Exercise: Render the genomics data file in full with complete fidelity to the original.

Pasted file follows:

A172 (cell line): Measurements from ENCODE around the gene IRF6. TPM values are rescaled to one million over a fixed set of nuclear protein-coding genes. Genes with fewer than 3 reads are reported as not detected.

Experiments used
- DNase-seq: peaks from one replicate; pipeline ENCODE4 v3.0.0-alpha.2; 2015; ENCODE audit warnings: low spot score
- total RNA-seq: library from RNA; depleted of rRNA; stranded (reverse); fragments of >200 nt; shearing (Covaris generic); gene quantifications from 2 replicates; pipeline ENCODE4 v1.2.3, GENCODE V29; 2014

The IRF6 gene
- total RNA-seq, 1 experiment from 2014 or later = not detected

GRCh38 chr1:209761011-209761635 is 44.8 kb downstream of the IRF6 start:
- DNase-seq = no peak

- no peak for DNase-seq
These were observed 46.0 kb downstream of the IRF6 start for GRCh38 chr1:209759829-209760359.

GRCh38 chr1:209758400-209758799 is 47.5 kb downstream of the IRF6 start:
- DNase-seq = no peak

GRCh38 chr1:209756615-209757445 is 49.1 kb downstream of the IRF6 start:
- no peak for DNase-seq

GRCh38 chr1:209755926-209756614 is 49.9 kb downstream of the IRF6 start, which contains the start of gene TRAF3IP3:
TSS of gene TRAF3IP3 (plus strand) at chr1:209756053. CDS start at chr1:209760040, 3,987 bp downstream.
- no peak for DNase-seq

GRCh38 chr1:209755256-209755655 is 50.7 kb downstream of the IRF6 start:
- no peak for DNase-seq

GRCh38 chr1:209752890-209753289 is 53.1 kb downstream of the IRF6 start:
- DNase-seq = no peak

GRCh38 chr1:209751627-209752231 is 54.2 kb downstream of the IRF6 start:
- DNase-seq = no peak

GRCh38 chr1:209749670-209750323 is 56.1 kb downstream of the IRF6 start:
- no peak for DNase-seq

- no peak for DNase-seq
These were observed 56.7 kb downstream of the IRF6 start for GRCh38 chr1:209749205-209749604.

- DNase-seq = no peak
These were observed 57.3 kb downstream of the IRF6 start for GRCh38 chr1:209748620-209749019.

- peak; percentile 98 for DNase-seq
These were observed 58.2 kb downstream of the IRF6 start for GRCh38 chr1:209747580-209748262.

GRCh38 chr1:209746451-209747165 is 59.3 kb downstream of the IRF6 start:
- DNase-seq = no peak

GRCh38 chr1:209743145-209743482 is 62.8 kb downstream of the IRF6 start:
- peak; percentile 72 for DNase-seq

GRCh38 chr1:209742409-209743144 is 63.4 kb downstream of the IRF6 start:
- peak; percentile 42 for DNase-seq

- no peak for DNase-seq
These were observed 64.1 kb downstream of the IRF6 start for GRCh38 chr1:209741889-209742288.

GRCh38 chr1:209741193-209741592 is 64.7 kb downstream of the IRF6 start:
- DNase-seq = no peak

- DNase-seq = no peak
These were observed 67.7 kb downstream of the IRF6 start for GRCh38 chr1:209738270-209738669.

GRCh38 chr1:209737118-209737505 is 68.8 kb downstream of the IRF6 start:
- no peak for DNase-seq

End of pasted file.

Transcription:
A172 (cell line): Measurements from ENCODE around the gene IRF6. TPM values are rescaled to one million over a fixed set of nuclear protein-coding genes. Genes with fewer than 3 reads are reported as not detected.

Experiments used
- DNase-seq: peaks from one replicate; pipeline ENCODE4 v3.0.0-alpha.2; 2015; ENCODE audit warnings: low spot score
- total RNA-seq: library from RNA; depleted of rRNA; stranded (reverse); fragments of >200 nt; shearing (Covaris generic); gene quantifications from 2 replicates; pipeline ENCODE4 v1.2.3, GENCODE V29; 2014

The IRF6 gene
- total RNA-seq, 1 experiment from 2014 or later = not detected

GRCh38 chr1:209761011-209761635 is 44.8 kb downstream of the IRF6 start:
- DNase-seq = no peak

- no peak for DNase-seq
These were observed 46.0 kb downstream of the IRF6 start for GRCh38 chr1:209759829-209760359.

GRCh38 chr1:209758400-209758799 is 47.5 kb downstream of the IRF6 start:
- DNase-seq = no peak

GRCh38 chr1:209756615-209757445 is 49.1 kb downstream of the IRF6 start:
- no peak for DNase-seq

GRCh38 chr1:209755926-209756614 is 49.9 kb downstream of the IRF6 start, which contains the start of gene TRAF3IP3:
TSS of gene TRAF3IP3 (plus strand) at chr1:209756053. CDS start at chr1:209760040, 3,987 bp downstream.
- no peak for DNase-seq

GRCh38 chr1:209755256-209755655 is 50.7 kb downstream of the IRF6 start:
- no peak for DNase-seq

GRCh38 chr1:209752890-209753289 is 53.1 kb downstream of the IRF6 start:
- DNase-seq = no peak

GRCh38 chr1:209751627-209752231 is 54.2 kb downstream of the IRF6 start:
- DNase-seq = no peak

GRCh38 chr1:209749670-209750323 is 56.1 kb downstream of the IRF6 start:
- no peak for DNase-seq

- no peak for DNase-seq
These were observed 56.7 kb downstream of the IRF6 start for GRCh38 chr1:209749205-209749604.

- DNase-seq = no peak
These were observed 57.3 kb downstream of the IRF6 start for GRCh38 chr1:209748620-209749019.

- peak; percentile 98 for DNase-seq
These were observed 58.2 kb downstream of the IRF6 start for GRCh38 chr1:209747580-209748262.

GRCh38 chr1:209746451-209747165 is 59.3 kb downstream of the IRF6 start:
- DNase-seq = no peak

GRCh38 chr1:209743145-209743482 is 62.8 kb downstream of the IRF6 start:
- peak; percentile 72 for DNase-seq

GRCh38 chr1:209742409-209743144 is 63.4 kb downstream of the IRF6 start:
- peak; percentile 42 for DNase-seq

- no peak for DNase-seq
These were observed 64.1 kb downstream of the IRF6 start for GRCh38 chr1:209741889-209742288.

GRCh38 chr1:209741193-209741592 is 64.7 kb downstream of the IRF6 start:
- DNase-seq = no peak

- DNase-seq = no peak
These were observed 67.7 kb downstream of the IRF6 start for GRCh38 chr1:209738270-209738669.

GRCh38 chr1:209737118-209737505 is 68.8 kb downstream of the IRF6 start:
- no peak for DNase-seq